Would you buy an iPad for your child?
This is a discussion on Would you buy an iPad for your child? within the iPad General Discussions forums, part of the Apple iPad Discussions category; Apple's new iPad is yet another marvel of technology and entrepreneurship that will surely have millions of already media-soaked kids clamoring. But will it be ...
Would you buy an iPad for your child?
Apple's new iPad is yet another marvel of technology and entrepreneurship that will surely have millions of already media-soaked kids clamoring. But will it be good for families and children in the long run? How can parents decide? The answers require new thinking based on what we know about the needs of children and families and about how our brains develop. A new book now resets parental thinking and guides parents to raise children for lifetimes of healthy habits of consuming technology.
In "Kids, Parents, and Technology: An Instruction Manual for Young Families", child psychiatrist Eitan D. Schwarz MD provides a new guidebook for parents of children ages infancy through eight years. It is the first comprehensive child- and family-centered system offering step-by-step instructions on how to turn digital media into powerful parenting tools that enrich family life and child development.
Dr. Schwarz states, "I personally love good technology and will probably get an iPad or something like it for myself. But before bringing a new gadget home, every parent must think through its impact on the kids and family life. Studies show that the more the media, the poorer the grades and the lesser imaginative play and family interactions."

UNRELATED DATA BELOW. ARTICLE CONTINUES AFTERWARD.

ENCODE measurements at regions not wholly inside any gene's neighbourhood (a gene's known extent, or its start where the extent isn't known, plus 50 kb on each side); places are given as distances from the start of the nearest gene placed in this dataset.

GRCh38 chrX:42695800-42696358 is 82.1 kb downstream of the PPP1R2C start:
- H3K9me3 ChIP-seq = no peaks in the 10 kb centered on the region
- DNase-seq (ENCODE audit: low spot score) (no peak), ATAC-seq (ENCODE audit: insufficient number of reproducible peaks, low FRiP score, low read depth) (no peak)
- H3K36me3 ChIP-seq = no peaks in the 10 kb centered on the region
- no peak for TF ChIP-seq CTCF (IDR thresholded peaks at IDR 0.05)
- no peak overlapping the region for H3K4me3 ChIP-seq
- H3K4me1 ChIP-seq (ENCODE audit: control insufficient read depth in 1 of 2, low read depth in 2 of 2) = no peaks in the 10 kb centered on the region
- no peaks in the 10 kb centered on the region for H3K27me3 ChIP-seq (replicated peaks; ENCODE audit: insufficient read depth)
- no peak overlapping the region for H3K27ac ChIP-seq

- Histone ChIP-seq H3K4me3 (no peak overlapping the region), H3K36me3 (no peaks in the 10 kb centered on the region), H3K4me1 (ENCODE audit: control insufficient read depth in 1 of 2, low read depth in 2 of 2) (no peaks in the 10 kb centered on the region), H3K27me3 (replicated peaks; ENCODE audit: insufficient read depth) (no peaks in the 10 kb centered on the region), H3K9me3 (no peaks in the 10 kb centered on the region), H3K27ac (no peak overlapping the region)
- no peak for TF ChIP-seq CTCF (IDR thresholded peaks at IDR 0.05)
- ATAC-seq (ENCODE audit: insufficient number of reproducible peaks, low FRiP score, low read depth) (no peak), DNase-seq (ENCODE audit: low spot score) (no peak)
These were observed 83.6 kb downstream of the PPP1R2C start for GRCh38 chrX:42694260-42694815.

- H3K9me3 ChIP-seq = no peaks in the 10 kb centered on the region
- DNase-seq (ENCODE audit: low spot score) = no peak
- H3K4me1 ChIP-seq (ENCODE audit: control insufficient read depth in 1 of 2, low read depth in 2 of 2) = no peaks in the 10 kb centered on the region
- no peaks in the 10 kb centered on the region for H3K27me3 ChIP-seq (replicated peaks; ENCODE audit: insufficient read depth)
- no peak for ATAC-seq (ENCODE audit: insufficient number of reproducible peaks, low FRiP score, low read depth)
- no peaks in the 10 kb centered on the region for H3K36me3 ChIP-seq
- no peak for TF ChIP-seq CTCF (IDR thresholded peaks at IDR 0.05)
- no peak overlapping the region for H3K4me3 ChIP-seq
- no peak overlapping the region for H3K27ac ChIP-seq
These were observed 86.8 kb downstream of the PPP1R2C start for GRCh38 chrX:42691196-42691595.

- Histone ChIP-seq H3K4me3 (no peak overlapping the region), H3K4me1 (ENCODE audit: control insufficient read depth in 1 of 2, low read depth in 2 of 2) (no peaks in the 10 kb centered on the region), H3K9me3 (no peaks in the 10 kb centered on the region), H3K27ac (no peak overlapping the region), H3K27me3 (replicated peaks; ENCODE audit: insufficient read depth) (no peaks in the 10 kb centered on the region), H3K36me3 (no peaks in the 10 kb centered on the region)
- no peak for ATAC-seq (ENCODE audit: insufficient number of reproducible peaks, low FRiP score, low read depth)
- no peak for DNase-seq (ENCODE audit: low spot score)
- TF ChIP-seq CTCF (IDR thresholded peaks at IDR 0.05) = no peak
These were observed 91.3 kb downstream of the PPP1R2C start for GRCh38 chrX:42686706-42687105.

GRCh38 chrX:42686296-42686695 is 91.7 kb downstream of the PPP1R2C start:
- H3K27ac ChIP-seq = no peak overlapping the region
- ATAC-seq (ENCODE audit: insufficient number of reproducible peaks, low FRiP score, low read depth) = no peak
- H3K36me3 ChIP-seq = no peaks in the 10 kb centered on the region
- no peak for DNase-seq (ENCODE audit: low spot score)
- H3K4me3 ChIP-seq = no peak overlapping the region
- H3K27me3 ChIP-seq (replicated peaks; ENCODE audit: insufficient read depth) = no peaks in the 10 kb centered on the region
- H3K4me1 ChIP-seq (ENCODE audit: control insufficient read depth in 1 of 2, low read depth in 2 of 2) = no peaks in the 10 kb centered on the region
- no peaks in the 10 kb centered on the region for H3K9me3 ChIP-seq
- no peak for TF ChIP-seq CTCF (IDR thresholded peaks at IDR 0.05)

"I am also concerned that a parent distracted by media might be damaging formation of youngsters' vital brain circuits -- I have seen mothers on their cell phones or texting while breast-feeding. Can these interruptions contribute to later brain-based problems, including the recent rise in autism? There can be great benefits to technology, but there are alarming trends and important unanswered questions. That’s why I wrote the book."
“The instructions we receive with digital devices don't teach the most important things -- how to use the new gadgets to fully benefit youngsters and family lives," says Dr. Schwarz.. "My work with parents and families shows me the problems technology is creating for them and helps me identify the type of information they need to make certain that these devices contribute to family life in a positive way.”